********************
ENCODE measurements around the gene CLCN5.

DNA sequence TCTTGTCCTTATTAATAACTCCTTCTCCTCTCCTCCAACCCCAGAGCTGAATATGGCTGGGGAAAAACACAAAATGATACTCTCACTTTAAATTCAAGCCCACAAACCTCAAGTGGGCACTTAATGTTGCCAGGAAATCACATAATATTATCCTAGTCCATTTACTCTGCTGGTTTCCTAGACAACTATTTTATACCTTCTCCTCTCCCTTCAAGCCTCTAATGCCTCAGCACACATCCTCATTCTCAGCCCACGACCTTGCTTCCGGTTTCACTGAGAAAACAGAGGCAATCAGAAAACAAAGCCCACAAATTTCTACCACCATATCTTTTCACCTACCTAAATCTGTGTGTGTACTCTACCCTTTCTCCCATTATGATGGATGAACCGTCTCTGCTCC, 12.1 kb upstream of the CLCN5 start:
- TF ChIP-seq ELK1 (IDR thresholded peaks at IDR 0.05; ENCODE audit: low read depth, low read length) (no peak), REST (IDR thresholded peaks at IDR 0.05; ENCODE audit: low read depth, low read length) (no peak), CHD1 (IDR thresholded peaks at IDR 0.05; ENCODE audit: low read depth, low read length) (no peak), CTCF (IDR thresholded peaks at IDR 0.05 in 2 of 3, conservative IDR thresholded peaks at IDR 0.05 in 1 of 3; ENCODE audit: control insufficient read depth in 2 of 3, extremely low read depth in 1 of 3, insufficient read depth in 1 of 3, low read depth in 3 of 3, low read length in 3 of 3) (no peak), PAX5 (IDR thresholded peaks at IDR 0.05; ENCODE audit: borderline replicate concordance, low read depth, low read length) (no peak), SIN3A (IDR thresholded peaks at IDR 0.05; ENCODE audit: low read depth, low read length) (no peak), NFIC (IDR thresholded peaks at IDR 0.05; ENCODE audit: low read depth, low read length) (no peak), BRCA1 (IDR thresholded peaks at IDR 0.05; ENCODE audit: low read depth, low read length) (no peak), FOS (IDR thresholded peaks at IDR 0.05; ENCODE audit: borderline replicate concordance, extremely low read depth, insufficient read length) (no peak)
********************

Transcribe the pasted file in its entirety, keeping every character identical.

ENCODE measurements around the gene CLCN5.

DNA sequence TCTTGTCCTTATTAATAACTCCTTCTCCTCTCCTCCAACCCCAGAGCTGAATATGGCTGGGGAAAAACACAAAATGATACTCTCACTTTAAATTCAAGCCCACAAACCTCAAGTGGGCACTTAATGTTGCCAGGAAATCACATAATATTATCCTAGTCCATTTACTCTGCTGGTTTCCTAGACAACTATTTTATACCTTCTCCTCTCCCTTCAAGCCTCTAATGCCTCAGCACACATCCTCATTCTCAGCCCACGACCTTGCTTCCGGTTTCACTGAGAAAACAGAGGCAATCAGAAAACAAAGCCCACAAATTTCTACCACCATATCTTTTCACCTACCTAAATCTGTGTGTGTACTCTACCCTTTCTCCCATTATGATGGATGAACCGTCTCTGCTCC, 12.1 kb upstream of the CLCN5 start:
- TF ChIP-seq ELK1 (IDR thresholded peaks at IDR 0.05; ENCODE audit: low read depth, low read length) (no peak), REST (IDR thresholded peaks at IDR 0.05; ENCODE audit: low read depth, low read length) (no peak), CHD1 (IDR thresholded peaks at IDR 0.05; ENCODE audit: low read depth, low read length) (no peak), CTCF (IDR thresholded peaks at IDR 0.05 in 2 of 3, conservative IDR thresholded peaks at IDR 0.05 in 1 of 3; ENCODE audit: control insufficient read depth in 2 of 3, extremely low read depth in 1 of 3, insufficient read depth in 1 of 3, low read depth in 3 of 3, low read length in 3 of 3) (no peak), PAX5 (IDR thresholded peaks at IDR 0.05; ENCODE audit: borderline replicate concordance, low read depth, low read length) (no peak), SIN3A (IDR thresholded peaks at IDR 0.05; ENCODE audit: low read depth, low read length) (no peak), NFIC (IDR thresholded peaks at IDR 0.05; ENCODE audit: low read depth, low read length) (no peak), BRCA1 (IDR thresholded peaks at IDR 0.05; ENCODE audit: low read depth, low read length) (no peak), FOS (IDR thresholded peaks at IDR 0.05; ENCODE audit: borderline replicate concordance, extremely low read depth, insufficient read length) (no peak)